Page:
dersonville that the circumstances rendered possible. General Winder I had known from my first entrance into the United States army as a gallant soldier and an honorable gentleman. Cruelty to those in his power, defenceless and sick men, was inconsistent with the character of either a soldier or a gentleman. I was always, therefore, confident that the charge was unjustly imputed. * * * The efforts made to exchange the prisoners may be found in the published reports of our Commissioner of Exchanges, and they were referred to in several of my messages to the Confederate Congress. They show the anxiety felt on our part to relieve the captives on both sides of the sufferings incident to imprisonment, and how that humane purpose was obstructed by the enemy in disregard of the cartel which had been agreed upon. * * * *
I am, very respectfully and truly, yours,
To R. R. Stevenson, Stewiacke, N.S.
Special attention is called to the following from the venerable Adjutant-General of the Confederacy, whose endorsement upon the report of Colonel Chandler has been as widely copied (and perverted) as the reported action of Mr. Seddon "indignantly removing General Winder:"
Alexandria, Va., July 9, 1871.
Dear Sir— * * * I can, however, with perfect truth declare as my conviction that General Winder, who had the control of the Northern prisoners, was an honest, upright and humane gentleman, and as such I had known him for many years. He had the reputation in the Confederacy of treating the prisoners confided to his general supervision with great kindness and consideration, and fully possessed the confidence of the Government, which would not have been the case had he adopted a different course of action toward them; and this was exemplified by his assignment to Andersonville by the special direction of the President. Both the President and Secretary of War always manifested great anxiety that the prisoners should be kindly treated and amply provided with food to the extent of our means, and they both used their best means and exertions to these ends.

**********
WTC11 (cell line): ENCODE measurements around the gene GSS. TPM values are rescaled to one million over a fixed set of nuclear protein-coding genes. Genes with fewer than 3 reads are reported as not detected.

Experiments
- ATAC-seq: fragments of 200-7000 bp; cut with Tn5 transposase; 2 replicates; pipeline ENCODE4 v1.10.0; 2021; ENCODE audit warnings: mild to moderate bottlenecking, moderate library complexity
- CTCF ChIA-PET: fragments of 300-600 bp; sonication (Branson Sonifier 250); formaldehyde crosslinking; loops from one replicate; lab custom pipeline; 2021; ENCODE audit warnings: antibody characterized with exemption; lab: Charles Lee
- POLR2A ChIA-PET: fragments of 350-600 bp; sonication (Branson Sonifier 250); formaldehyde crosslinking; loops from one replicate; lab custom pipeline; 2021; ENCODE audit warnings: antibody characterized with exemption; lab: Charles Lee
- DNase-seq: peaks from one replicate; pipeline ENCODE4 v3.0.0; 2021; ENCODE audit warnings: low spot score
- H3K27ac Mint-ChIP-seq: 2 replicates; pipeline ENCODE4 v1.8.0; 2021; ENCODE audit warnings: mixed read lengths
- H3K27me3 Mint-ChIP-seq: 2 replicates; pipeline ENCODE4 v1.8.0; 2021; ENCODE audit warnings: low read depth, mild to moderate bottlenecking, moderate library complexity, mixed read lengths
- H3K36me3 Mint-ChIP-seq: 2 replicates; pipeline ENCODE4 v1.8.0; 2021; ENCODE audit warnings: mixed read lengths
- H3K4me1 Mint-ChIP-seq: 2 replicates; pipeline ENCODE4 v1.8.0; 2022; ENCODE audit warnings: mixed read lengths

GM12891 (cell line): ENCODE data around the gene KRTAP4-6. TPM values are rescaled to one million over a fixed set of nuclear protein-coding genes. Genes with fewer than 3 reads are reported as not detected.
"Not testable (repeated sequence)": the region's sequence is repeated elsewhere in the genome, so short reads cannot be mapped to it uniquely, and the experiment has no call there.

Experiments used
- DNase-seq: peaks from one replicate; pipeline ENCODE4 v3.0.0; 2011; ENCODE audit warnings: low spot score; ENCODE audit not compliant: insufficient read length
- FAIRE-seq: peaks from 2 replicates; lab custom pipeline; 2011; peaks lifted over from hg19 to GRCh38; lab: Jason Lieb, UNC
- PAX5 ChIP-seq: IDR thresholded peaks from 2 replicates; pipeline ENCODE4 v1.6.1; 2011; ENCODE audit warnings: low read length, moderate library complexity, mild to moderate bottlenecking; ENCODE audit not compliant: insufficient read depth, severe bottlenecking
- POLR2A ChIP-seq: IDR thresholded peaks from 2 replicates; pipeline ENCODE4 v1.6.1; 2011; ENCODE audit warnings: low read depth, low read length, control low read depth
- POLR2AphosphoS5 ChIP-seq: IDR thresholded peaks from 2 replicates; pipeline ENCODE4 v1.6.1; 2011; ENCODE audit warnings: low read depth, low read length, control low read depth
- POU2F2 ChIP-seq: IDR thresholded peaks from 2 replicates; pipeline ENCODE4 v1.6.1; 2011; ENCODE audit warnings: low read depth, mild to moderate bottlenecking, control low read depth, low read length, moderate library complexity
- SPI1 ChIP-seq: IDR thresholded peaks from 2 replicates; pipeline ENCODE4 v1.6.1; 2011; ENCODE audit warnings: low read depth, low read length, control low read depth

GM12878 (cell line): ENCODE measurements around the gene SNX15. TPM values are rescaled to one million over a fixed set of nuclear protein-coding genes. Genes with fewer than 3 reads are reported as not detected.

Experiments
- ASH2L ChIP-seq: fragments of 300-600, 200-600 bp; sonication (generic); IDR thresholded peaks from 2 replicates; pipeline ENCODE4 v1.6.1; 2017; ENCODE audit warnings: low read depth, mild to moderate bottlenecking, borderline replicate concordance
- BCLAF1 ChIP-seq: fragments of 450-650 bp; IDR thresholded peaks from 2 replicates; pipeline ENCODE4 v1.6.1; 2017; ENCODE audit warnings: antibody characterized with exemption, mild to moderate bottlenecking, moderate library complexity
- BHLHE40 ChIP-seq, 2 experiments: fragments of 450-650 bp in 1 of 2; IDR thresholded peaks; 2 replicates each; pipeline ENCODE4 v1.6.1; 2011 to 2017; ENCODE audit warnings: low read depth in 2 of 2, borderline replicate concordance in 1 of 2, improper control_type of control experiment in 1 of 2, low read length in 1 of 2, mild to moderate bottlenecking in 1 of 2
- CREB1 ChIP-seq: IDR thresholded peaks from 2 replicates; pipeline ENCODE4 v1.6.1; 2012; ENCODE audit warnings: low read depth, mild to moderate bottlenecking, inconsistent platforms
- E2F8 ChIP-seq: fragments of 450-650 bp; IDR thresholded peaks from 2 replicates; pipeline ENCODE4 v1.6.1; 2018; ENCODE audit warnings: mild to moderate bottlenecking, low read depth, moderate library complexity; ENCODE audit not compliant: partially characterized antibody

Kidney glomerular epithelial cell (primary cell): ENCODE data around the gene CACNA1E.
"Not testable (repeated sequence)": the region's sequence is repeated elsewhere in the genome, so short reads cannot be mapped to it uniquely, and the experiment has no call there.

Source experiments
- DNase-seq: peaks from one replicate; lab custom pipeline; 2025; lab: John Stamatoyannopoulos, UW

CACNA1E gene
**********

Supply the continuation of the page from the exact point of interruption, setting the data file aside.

The two following letters need no comment, except to call attention to the fact that General Beauregard's call for the prisoners was avowedly in retaliation for General Sherman's previous course, and that General Winder's refusal to fill the requisition is a most significant refutation of the charge of brutality to prisoners made against him:
To Dr. R. R. Stevenson, Stewiacke, Nova Scotia.